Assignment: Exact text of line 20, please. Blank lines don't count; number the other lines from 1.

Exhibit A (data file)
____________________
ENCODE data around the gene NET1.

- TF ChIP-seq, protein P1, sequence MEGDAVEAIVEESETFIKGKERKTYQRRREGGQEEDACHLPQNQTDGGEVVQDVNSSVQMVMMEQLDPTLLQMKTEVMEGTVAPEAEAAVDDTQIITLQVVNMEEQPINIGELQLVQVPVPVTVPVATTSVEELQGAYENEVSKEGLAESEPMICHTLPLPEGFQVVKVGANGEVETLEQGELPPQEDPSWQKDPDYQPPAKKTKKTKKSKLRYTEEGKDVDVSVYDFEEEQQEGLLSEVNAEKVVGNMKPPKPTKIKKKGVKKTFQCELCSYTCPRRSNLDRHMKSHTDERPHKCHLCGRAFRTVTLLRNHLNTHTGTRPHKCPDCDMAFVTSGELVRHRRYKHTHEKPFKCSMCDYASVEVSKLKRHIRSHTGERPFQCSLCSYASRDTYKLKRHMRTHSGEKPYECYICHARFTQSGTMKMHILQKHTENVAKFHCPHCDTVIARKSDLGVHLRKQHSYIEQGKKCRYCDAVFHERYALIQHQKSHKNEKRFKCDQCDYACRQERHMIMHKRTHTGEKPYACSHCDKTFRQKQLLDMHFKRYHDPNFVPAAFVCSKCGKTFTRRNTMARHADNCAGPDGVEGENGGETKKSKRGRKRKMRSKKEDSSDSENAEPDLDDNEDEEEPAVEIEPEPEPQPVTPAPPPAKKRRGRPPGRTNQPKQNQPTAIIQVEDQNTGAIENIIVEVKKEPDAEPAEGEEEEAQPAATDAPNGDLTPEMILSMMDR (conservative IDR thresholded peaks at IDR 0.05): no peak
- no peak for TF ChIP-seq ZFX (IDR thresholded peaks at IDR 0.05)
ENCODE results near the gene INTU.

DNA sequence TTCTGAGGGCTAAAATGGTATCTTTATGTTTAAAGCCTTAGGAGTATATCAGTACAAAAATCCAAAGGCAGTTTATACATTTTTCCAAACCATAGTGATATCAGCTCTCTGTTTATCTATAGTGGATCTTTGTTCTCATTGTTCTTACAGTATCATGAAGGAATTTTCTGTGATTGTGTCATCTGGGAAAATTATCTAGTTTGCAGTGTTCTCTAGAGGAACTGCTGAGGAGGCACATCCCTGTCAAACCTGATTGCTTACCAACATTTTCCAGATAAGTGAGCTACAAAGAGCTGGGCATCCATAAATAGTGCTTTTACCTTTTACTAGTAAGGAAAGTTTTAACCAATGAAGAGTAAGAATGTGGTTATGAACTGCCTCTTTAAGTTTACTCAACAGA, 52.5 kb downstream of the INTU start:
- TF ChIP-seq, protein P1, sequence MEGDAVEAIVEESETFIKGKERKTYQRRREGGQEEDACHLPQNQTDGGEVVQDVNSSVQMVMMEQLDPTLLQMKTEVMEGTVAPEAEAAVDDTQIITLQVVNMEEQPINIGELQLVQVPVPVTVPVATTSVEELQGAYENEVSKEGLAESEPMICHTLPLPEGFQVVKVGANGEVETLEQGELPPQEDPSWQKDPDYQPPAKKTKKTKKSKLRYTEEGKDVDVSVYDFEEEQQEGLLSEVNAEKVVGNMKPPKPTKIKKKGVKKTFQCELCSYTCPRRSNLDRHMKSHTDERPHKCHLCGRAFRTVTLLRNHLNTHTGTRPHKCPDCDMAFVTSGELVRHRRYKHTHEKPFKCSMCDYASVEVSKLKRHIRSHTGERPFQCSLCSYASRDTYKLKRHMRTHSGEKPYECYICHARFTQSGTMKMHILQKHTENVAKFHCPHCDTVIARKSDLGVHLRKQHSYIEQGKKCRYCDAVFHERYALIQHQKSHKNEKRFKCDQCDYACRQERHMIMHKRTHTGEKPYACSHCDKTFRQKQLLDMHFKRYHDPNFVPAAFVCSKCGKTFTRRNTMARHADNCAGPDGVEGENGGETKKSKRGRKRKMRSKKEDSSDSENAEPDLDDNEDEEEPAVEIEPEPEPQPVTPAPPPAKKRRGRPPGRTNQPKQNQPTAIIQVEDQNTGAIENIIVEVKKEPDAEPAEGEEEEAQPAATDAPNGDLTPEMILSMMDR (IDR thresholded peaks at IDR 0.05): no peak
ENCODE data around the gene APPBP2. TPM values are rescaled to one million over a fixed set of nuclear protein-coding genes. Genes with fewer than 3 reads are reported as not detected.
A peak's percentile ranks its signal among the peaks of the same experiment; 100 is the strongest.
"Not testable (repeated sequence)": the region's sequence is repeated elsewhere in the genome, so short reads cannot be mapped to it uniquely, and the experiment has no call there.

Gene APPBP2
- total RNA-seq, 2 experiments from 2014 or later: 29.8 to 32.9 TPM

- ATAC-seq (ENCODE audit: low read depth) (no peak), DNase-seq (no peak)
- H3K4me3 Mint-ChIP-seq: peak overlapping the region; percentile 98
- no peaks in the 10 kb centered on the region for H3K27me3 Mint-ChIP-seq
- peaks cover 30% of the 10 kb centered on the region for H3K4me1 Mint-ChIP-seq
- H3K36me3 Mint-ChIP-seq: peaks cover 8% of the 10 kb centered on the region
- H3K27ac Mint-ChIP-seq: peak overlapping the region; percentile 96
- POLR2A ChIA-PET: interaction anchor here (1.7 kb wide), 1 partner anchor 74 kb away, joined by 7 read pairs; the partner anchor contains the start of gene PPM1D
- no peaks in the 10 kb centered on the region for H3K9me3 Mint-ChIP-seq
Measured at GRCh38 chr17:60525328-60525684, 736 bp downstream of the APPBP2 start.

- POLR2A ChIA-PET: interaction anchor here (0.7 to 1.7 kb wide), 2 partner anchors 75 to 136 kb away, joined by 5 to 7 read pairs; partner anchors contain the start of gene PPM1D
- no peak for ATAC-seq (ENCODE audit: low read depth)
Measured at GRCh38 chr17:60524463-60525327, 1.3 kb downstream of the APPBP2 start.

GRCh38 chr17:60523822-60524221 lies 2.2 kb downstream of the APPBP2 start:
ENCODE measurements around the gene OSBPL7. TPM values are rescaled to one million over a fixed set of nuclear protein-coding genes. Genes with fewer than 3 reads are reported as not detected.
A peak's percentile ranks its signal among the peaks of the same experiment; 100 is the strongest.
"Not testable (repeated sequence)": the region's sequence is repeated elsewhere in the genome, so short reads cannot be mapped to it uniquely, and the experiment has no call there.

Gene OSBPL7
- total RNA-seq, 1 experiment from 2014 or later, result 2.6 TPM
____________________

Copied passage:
Measured at GRCh38 chr17:60525328-60525684, 736 bp downstream of the APPBP2 start.